Chapter 5 Leading Effective Change
- Explore theories utilized to lead change
- Select effective conflict management approaches
- Identify interprofessional collaborative practice methods
Change is constant in the health care environment. is defined as the process of altering or replacing existing knowledge, skills, attitudes, systems, policies, or procedures (Ana & Hendricks-Jackson, 2017). The outcomes of change must be consistent with an organization’s mission, vision, and values. Although change is a dynamic process that requires alterations in behavior and can cause conflict and resistance, change can also stimulate positive behaviors and attitudes and improve organizational outcomes and employee performance. Change can result from identified problems or from the incorporation of new knowledge, technology, management, or leadership. Problems may be identified from many sources, such as quality improvement initiatives, employee performance evaluations, or accreditation survey results (Ana & Hendricks-Jackson, 2017).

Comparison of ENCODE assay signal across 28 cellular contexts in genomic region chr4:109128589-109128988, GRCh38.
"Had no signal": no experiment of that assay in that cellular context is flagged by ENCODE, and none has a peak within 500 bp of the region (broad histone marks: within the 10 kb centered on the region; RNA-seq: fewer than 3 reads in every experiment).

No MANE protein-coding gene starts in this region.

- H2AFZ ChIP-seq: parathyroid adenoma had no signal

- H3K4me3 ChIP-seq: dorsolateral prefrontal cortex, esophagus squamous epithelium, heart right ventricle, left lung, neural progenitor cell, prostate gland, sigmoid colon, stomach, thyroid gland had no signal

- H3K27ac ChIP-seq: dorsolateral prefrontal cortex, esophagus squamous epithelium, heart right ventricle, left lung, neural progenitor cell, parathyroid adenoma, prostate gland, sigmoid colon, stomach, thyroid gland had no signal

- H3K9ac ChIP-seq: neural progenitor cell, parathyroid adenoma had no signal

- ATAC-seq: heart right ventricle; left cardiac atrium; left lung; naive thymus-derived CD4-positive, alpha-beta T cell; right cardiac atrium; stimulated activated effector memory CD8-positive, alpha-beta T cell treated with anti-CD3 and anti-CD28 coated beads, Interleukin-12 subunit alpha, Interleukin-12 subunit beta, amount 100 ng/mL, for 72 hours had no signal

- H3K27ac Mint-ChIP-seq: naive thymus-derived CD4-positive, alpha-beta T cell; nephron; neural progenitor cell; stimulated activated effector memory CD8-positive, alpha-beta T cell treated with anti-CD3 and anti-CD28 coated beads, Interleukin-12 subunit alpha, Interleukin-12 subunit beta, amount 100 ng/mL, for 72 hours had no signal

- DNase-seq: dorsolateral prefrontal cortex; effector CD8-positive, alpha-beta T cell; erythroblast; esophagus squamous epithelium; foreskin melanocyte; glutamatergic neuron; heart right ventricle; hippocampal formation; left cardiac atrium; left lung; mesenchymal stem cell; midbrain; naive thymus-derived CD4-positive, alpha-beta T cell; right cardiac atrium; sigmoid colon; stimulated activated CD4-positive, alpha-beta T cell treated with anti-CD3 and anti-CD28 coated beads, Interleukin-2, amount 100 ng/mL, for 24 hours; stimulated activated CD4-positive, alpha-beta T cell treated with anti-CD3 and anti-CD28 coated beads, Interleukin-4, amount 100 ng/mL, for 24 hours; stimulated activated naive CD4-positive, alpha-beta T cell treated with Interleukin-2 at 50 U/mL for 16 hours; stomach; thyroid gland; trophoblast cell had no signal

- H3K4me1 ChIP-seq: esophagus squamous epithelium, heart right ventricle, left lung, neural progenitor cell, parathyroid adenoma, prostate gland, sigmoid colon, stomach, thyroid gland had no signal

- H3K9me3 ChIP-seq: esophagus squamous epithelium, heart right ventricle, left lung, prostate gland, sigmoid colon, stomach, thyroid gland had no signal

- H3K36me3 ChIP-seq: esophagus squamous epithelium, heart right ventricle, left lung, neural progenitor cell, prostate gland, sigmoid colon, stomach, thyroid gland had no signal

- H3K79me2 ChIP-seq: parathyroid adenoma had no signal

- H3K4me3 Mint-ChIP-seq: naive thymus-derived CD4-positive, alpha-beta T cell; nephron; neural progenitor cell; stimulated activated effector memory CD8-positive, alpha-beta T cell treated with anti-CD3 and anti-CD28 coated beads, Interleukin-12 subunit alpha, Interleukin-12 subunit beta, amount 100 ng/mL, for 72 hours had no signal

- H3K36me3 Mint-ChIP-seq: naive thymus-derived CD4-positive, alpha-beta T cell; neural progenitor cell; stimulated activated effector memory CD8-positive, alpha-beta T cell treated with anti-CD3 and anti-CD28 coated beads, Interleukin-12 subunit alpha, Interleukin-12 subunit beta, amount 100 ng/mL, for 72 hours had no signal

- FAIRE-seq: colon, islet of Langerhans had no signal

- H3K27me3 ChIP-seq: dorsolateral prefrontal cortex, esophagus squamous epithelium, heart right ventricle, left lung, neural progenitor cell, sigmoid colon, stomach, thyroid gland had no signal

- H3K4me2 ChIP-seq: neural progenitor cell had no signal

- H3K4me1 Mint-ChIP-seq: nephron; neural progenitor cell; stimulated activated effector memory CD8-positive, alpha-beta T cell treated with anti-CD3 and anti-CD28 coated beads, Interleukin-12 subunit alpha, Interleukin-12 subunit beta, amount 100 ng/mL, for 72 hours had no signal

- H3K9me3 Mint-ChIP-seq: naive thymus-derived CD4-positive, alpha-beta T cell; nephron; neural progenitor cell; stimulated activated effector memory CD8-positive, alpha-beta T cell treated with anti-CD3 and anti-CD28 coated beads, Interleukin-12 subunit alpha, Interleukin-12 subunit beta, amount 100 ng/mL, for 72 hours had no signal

Nurse leaders must deal with the fears and concerns triggered by change. They should recognize that change may not be easy and may be met with enthusiasm by some and resistance by others. Leaders should identify individuals who will be enthusiastic about the change (referred to as “early adopters”), as well as those who will be resisters (referred to as “laggards”). Early adopters should be involved to build momentum, and the concerns of resisters should be considered to identify barriers. Data should be collected, analyzed, and communicated so the need for change (and its projected consequences) can be clearly articulated. Managers should articulate the reasons for change, the way(s) the change will affect employees, the way(s) the change will benefit the organization, and the desired outcomes of the change process (Ana & Hendricks-Jackson, 2017). See Figure 5.1 (Amman Wahab Nizamani, n.d.) for an illustration of communicating upcoming change.
Next: 5.1 Theoretical Approach to Change
The process of altering or replacing existing knowledge, skills, attitudes, systems, policies, or procedures.